Job 7

* Job's troubles. (1-6) Job expostulates with God. (7-16) He

begs release. (17-21)

1-6 Job here excuses what he could not justify, his desire of

death. Observe man's present place: he is upon earth. He is yet

on earth, not in hell. Is there not a time appointed for his

abode here? yes, certainly, and the appointment is made by Him

who made us and sent us here. During that, man's life is a

warfare, and as day-labourers, who have the work of the day to

do in its day, and must make up their account at night. Job had

as much reason, he thought, to wish for death, as a poor servant

that is tired with his work, has to wish for the shadows of the

evening, when he shall go to rest. The sleep of the labouring

man is sweet; nor can any rich man take so much satisfaction in

his wealth, as the hireling in his day's wages. The comparison

is plain; hear his complaint: His days were useless, and had

long been so; but when we are not able to work for God, if we

sit still quietly for him, we shall be accepted. His nights were

restless. Whatever is grievous, it is good to see it appointed

for us, and as designed for some holy end. When we have

comfortable nights, we must see them also appointed to us, and

be thankful for them. His body was noisome. See what vile bodies

we have. His life was hastening apace. While we are living,

every day, like the shuttle, leaves a thread behind: many weave

the spider's web, which will fail, ch. #8:14|. But if, while we

live, we live unto the Lord, in works of faith and labours of

love, we shall have the benefit, for every man shall reap as he

sowed, and wear as he wove.
7-16 Plain truths as to the shortness and vanity of man's life,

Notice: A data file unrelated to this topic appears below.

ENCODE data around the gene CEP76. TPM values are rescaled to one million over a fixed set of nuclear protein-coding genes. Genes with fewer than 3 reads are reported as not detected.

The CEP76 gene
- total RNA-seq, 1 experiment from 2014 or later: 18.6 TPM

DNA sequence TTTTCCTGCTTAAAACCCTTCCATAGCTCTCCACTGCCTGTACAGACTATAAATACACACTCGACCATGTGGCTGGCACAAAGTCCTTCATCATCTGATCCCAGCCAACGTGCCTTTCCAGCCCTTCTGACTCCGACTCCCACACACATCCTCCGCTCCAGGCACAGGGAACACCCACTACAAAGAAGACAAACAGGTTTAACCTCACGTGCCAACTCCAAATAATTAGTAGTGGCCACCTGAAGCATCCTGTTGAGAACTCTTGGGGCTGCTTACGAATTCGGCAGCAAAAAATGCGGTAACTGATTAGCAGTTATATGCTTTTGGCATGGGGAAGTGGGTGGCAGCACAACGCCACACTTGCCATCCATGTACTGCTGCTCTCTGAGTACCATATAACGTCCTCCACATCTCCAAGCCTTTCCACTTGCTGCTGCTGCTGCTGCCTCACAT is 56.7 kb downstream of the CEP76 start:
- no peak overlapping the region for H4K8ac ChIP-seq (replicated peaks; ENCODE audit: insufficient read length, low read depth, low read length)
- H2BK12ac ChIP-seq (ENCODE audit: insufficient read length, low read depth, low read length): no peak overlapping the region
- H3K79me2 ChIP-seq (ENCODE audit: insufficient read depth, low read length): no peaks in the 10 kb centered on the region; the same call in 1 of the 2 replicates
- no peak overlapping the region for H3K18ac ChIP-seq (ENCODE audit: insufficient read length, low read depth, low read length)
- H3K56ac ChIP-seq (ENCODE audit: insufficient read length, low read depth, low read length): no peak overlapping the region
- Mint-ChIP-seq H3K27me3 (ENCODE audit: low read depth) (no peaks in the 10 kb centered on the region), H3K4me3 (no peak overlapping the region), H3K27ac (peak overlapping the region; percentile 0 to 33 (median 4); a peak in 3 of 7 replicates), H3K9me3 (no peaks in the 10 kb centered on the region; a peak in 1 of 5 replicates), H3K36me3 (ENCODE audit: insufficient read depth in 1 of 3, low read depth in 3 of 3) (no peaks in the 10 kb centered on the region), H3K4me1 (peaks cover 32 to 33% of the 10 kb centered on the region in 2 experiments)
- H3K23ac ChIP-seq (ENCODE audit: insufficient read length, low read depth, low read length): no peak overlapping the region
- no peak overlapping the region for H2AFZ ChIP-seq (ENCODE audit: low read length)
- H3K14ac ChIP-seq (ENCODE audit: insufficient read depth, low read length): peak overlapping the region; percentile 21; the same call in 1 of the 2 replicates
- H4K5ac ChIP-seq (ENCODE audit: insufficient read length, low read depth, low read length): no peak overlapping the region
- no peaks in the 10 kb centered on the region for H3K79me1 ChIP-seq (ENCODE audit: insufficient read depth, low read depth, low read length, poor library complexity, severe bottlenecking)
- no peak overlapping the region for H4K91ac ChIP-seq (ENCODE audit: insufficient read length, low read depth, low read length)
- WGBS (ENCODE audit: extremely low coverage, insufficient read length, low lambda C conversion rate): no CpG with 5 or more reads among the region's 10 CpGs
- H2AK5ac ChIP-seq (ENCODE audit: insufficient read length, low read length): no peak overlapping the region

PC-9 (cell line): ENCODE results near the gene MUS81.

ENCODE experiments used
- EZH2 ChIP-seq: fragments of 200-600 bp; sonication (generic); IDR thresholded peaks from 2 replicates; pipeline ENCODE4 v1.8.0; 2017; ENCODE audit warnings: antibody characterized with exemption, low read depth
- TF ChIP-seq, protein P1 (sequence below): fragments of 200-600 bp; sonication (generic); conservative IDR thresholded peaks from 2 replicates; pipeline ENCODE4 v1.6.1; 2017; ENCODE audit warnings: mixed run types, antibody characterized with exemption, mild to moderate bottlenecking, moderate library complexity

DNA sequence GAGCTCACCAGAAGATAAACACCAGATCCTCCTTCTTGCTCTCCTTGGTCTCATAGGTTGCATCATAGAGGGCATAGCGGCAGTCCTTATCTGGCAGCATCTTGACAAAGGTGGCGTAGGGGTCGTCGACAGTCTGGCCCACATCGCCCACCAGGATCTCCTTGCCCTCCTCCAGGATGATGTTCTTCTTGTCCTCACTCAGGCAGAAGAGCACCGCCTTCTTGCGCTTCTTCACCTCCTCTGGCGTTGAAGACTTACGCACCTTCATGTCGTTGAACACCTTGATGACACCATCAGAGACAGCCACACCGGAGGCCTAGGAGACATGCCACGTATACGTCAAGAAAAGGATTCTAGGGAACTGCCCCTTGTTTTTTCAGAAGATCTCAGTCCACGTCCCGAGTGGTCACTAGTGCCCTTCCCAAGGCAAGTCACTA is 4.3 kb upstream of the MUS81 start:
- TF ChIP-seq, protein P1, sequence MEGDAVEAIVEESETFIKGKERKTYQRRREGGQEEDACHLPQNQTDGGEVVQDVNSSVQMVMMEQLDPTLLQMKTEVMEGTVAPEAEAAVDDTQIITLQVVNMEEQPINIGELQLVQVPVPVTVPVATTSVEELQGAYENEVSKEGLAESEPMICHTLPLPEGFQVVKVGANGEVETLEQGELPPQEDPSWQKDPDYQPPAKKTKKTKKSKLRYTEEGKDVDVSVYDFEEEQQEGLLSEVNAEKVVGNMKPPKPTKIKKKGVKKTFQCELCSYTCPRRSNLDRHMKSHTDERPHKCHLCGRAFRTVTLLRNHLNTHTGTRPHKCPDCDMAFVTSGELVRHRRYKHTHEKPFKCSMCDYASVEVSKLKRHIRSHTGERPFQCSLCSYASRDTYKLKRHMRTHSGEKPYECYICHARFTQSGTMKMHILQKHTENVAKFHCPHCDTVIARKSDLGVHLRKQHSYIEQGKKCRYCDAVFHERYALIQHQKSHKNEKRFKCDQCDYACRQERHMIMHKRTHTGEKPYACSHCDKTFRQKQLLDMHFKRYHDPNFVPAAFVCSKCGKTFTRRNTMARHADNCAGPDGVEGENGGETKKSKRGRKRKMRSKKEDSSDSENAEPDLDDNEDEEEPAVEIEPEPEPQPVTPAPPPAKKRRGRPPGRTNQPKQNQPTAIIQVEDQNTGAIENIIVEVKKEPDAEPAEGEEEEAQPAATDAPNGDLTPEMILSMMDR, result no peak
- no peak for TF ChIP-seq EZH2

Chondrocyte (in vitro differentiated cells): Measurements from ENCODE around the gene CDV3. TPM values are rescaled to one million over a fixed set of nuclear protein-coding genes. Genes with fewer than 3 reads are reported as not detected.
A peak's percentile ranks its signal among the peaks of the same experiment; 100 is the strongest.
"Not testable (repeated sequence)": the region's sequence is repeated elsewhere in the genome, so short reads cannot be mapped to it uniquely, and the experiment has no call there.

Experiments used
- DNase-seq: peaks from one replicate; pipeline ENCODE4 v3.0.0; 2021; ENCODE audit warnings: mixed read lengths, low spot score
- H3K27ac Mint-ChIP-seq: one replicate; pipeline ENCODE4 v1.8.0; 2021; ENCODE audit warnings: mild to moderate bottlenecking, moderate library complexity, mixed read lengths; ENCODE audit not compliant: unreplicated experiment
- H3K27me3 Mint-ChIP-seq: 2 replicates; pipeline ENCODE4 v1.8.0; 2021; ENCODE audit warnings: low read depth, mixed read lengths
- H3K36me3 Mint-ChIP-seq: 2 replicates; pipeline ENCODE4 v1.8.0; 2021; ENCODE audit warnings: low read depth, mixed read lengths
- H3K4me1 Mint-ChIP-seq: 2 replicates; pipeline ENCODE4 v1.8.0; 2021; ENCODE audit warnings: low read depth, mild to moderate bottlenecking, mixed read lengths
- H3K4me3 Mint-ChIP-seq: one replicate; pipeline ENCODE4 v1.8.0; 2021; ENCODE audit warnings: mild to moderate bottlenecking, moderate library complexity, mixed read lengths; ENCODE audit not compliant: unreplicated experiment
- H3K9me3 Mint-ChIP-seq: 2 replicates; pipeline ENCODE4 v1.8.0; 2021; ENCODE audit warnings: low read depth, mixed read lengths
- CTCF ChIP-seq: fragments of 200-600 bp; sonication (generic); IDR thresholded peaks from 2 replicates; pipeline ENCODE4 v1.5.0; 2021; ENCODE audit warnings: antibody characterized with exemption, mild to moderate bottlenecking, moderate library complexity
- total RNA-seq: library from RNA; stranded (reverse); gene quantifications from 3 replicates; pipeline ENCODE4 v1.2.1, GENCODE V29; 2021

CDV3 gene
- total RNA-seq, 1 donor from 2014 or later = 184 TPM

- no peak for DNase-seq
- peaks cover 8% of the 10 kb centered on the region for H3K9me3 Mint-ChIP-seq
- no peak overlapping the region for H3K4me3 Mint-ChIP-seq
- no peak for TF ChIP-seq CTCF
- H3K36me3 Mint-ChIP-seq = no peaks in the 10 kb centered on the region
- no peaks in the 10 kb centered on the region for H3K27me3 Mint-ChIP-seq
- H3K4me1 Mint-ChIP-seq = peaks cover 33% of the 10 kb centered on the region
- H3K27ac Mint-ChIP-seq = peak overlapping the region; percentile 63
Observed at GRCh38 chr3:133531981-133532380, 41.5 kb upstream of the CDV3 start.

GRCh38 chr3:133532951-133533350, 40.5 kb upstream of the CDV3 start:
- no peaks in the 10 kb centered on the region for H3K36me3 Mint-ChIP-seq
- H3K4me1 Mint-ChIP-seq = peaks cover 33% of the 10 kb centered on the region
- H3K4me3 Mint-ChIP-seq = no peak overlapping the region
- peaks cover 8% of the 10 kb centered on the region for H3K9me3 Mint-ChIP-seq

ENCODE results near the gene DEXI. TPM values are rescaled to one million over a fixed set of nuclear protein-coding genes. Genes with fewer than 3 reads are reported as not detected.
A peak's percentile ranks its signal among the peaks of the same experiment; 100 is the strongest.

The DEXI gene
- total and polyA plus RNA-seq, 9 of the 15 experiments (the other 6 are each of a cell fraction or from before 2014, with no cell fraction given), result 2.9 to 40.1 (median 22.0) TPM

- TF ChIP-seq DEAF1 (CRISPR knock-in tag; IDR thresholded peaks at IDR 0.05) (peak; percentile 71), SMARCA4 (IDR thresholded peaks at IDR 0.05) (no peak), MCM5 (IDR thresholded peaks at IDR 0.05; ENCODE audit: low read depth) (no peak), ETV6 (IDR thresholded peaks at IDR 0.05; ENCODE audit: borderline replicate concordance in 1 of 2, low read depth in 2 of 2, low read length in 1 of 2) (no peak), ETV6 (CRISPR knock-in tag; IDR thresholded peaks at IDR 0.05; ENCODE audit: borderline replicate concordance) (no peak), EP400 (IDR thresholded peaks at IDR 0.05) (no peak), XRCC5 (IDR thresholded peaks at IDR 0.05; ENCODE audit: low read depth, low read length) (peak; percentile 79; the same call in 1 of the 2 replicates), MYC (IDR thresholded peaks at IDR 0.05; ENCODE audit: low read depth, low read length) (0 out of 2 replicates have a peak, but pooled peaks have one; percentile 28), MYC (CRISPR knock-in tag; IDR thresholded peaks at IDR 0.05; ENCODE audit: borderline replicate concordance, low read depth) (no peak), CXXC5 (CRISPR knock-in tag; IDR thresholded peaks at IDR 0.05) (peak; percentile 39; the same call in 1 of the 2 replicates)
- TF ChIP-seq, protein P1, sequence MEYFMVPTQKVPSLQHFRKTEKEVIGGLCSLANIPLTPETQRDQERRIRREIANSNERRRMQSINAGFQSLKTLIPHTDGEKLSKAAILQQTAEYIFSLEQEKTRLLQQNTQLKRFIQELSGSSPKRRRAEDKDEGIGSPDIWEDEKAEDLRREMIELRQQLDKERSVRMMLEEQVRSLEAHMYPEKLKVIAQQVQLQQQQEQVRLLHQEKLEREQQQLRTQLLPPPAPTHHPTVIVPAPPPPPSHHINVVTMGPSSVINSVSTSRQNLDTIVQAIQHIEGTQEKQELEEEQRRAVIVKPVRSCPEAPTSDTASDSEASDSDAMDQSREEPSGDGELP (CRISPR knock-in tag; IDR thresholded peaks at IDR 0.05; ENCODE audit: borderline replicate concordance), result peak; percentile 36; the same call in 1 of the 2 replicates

and the certainty of death, do us good, when we think and speak

of them with application to ourselves. Dying is done but once,

and therefore it had need be well done. An error here is past

retrieve. Other clouds arise, but the same cloud never returns:

so a new generation of men is raised up, but the former

generation vanishes away. Glorified saints shall return no more

to the cares and sorrows of their houses; nor condemned sinners

to the gaieties and pleasures of their houses. It concerns us to

secure a better place when we die. From these reasons Job might

have drawn a better conclusion than this, I will complain. When

we have but a few breaths to draw, we should spend them in the

holy, gracious breathings of faith and prayer; not in the

noisome, noxious breathings of sin and corruption. We have much

reason to pray, that He who keeps Israel, and neither slumbers

nor sleeps, may keep us when we slumber and sleep. Job covets to

rest in his grave. Doubtless, this was his infirmity; for though

a good man would choose death rather than sin, yet he should be

content to live as long as God pleases, because life is our

opportunity of glorifying him, and preparing for heaven.
17-21 Job reasons with God concerning his dealings with man.

But in the midst of this discourse, Job seems to have lifted up

his thoughts to God with some faith and hope. Observe the

concern he is in about his sins. The best men have to complain

of sin; and the better they are, the more they will complain of

it. God is the Preserver of our lives, and the Saviour of the

souls of all that believe; but probably Job meant the Observer

of men, whose eyes are upon the ways and hearts of all men. We

can hide nothing from Him; let us plead guilty before his throne

of grace, that we may not be condemned at his judgment-seat. Job

maintained, against his friends, that he was not a hypocrite,

not a wicked man, yet he owns to his God, that he had sinned.

The best must so acknowledge, before the Lord. He seriously

inquires how he might be at peace with God, and earnestly begs

forgiveness of his sins. He means more than the removing of his

outward trouble, and is earnest for the return of God's favour.

Wherever the Lord removes the guilt of sin, he breaks the power

of sin. To strengthen his prayer for pardon, Job pleads the

prospect he had of dying quickly. If my sins be not pardoned

while I live, I am lost and undone for ever. How wretched is

sinful man without a knowledge of the Saviour!

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